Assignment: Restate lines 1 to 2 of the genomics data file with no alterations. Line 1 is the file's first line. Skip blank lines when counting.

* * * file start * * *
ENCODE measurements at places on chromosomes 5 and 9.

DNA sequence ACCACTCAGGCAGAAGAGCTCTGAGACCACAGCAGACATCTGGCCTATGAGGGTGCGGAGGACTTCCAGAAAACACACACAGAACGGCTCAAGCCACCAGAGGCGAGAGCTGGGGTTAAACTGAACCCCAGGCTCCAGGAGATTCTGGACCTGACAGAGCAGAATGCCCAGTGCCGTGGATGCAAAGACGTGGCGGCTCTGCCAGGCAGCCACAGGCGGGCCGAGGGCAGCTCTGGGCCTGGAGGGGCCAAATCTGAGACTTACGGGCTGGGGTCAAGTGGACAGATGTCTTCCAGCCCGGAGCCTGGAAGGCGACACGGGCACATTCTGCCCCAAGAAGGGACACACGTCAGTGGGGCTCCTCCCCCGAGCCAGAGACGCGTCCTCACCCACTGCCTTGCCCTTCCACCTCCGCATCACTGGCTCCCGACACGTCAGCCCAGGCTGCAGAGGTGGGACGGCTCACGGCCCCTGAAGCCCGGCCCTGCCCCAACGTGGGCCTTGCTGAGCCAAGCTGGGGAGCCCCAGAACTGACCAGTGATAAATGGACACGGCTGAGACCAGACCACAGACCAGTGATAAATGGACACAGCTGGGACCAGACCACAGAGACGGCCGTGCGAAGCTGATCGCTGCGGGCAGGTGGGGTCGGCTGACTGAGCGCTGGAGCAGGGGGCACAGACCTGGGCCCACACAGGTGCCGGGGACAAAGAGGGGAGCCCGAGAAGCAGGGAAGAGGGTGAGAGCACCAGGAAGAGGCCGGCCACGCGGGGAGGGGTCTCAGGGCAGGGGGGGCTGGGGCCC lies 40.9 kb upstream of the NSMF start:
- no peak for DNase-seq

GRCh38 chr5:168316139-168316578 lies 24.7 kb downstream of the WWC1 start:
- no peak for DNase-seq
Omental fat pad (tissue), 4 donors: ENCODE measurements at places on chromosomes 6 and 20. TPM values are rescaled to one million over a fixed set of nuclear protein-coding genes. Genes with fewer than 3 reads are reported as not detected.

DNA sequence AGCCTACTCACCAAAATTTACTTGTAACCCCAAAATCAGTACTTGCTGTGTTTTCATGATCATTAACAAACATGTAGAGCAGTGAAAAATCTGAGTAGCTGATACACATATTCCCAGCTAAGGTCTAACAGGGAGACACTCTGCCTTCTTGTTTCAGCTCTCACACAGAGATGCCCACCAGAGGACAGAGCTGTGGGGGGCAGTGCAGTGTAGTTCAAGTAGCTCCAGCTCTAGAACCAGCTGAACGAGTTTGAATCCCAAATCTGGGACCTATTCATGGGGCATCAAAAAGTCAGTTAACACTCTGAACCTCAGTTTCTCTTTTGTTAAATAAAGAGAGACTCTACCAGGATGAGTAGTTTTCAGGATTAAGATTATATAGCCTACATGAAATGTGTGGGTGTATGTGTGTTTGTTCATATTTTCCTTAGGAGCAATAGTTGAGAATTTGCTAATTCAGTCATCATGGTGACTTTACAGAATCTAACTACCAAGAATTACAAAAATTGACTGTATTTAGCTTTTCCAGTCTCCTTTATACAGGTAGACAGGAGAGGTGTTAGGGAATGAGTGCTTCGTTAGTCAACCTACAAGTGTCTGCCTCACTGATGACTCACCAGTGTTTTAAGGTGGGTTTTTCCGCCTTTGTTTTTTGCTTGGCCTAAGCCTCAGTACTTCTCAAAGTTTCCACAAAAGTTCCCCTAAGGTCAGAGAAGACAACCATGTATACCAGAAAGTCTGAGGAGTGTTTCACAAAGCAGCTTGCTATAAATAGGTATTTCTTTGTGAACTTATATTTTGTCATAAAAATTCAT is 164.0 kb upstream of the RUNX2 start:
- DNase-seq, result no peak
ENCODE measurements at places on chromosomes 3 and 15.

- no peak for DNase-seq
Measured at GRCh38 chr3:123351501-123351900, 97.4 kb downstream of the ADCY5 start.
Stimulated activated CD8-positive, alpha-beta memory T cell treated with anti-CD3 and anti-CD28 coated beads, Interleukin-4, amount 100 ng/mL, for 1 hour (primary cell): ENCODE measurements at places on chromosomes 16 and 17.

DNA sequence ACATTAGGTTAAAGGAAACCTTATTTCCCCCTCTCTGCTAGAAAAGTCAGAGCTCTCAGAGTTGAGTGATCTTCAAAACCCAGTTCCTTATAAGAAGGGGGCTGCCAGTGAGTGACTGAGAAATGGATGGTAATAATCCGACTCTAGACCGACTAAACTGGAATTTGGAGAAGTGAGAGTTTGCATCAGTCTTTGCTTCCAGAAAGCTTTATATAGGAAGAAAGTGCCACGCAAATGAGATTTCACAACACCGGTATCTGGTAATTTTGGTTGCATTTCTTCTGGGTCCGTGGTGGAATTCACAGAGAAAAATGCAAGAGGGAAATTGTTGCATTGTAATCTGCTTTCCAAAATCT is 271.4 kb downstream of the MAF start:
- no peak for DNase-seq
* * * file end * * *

ENCODE measurements at places on chromosomes 5 and 9.

DNA sequence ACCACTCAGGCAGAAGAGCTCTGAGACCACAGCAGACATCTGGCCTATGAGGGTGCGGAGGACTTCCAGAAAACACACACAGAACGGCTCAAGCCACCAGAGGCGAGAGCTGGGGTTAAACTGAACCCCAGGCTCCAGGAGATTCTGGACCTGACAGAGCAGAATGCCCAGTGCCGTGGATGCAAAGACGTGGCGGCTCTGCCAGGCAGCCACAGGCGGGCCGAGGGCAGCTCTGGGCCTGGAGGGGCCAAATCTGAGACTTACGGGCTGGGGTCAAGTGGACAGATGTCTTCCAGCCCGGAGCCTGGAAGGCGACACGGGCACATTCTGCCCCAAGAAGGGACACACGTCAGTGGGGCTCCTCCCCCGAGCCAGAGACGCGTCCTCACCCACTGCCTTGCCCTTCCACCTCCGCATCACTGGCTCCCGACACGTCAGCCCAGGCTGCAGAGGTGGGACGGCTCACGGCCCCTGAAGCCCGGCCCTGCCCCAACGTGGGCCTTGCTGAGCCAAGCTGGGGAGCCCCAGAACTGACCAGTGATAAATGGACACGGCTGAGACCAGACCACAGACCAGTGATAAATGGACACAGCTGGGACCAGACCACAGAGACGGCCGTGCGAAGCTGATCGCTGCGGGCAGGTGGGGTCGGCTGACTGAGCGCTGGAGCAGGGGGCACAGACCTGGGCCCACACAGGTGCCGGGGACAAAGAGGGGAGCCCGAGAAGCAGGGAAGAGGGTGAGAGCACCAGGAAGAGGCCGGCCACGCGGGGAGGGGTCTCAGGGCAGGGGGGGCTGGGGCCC lies 40.9 kb upstream of the NSMF start: